How long will the Yankees be haunted by how the 2004 season ended? At least until spring training, probably longer. Jack Curry caught up with Alex Rodriguez recently and the Yankees’ third baseman is feeling predicatably low:
Three weeks after the Yankees faded in four straight losses and two weeks after Rodriguez barely watched the Red Sox shelve 85 seasons of misery, Rodriguez settled on the villain in this tale. He looked in the mirror and never stopped staring.
“The fact that I got what I got, I deserved every bit of it because I was brought here to help win a championship and we didn’t get that done,” Rodriguez said. “Therefore, we failed. I don’t think you can point your finger at any one guy because we win and lose as a team. But if you had to point a finger, I think you would point it right at me.”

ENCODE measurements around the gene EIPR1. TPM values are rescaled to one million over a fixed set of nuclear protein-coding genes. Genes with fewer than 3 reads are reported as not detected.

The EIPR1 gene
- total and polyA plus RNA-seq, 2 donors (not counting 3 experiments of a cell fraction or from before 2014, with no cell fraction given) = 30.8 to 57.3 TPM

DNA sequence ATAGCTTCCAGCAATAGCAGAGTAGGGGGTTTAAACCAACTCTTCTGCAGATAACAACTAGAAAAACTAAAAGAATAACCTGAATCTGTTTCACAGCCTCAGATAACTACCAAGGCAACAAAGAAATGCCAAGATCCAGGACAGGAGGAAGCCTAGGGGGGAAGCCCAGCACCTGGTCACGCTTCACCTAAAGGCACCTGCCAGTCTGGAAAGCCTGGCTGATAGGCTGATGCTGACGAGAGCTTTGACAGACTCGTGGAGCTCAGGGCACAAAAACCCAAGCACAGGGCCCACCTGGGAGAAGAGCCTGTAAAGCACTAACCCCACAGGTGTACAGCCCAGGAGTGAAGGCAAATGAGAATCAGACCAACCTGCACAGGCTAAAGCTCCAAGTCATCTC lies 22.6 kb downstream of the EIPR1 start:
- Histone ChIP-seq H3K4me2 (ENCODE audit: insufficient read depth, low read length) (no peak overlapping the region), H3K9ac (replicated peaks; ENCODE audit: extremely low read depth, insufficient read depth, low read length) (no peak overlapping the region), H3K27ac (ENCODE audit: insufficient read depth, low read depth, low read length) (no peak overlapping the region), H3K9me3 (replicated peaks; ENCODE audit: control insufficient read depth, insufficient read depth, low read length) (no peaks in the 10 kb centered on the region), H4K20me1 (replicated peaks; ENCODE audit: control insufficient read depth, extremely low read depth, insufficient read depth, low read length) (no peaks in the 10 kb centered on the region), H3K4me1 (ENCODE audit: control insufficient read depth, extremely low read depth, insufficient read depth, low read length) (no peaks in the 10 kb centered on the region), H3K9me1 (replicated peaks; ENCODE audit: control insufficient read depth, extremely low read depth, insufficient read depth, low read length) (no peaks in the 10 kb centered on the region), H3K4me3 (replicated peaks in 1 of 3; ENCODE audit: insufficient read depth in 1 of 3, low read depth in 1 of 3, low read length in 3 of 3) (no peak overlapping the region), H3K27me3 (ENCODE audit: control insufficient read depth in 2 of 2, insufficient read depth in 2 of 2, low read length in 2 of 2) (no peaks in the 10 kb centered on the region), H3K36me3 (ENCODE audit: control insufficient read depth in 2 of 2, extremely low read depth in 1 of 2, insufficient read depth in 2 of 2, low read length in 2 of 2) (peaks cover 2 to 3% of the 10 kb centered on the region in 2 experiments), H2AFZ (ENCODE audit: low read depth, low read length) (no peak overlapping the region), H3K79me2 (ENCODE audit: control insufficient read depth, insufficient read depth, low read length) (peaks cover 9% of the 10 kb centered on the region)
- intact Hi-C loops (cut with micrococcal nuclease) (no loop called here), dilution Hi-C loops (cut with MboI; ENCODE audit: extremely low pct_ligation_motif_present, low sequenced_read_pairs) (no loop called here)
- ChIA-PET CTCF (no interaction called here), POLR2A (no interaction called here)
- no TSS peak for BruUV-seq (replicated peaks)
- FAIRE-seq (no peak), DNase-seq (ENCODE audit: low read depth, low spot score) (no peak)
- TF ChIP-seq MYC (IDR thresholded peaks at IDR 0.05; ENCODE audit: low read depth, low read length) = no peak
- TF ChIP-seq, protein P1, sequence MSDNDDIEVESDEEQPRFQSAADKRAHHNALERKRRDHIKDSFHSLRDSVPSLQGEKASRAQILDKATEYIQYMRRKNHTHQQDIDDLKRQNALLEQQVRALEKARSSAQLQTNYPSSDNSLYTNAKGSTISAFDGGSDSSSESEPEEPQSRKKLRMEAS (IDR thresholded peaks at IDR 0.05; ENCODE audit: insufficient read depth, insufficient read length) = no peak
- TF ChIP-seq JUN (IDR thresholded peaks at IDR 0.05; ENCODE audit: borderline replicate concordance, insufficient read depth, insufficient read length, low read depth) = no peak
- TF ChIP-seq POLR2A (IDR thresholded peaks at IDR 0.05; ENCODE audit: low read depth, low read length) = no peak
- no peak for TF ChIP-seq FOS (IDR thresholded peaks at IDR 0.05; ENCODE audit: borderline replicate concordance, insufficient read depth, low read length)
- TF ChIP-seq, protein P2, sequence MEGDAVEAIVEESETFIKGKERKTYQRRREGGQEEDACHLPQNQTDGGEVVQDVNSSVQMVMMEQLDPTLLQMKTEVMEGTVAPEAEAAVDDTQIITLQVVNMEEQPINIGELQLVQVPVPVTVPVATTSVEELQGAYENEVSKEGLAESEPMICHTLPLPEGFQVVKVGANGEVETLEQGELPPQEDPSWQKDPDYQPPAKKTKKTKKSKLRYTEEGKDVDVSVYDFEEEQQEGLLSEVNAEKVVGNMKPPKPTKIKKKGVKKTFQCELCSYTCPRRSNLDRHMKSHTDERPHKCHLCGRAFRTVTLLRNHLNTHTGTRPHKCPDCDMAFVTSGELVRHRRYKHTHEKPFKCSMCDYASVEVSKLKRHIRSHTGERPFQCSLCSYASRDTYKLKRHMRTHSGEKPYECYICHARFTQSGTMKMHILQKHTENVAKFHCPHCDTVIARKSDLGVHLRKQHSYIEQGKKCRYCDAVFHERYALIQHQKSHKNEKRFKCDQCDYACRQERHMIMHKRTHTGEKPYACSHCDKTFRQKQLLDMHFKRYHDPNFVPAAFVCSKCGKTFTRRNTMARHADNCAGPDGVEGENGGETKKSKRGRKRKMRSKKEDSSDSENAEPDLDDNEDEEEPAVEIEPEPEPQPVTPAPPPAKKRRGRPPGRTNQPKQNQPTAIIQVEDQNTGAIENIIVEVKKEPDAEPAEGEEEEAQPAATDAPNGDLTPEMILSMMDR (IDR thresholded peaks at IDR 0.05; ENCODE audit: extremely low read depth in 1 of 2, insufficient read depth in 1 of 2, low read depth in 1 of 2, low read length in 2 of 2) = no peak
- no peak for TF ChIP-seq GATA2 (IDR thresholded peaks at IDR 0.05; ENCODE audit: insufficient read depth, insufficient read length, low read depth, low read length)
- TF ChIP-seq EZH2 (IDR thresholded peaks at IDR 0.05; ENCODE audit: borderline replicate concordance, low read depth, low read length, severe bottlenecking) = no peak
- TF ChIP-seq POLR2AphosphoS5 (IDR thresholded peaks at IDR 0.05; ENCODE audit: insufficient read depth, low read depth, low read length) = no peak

…”Obviously, what will make it better is coming back next year and winning a title,” Rodriguez said. “But I’ll never forgive myself or my team. As good as we were, there’s no way we should have lost four games in a row to anyone. That disappointed me. That shouldn’t have happened.”
As far as Curt Schilling’s post-championship comments about Rodriguez:
“Anytime he says something about me it’s a compliment, especially when they’re in their championship parade and they’re still thinking about us,” Rodriguez said. “The one thing I hope is that he continues to speak poorly about me and the Yankees because that will give us great motivation to beat the Red Sox in the future.”
As Rodriguez carefully selected his words, he was seething. He is miffed that Schilling, who made several recruiting calls to Rodriguez about joining the Red Sox after Schilling was traded there last November, has blasted him so incessantly.
But, when Rodriguez was asked if the words hurt, he said: “Absolutely not. Red Sox are not supposed to like Yankees.”
What are the odds that Rodriguez will be in the middle of another brawl between the Yanks and Sox next year?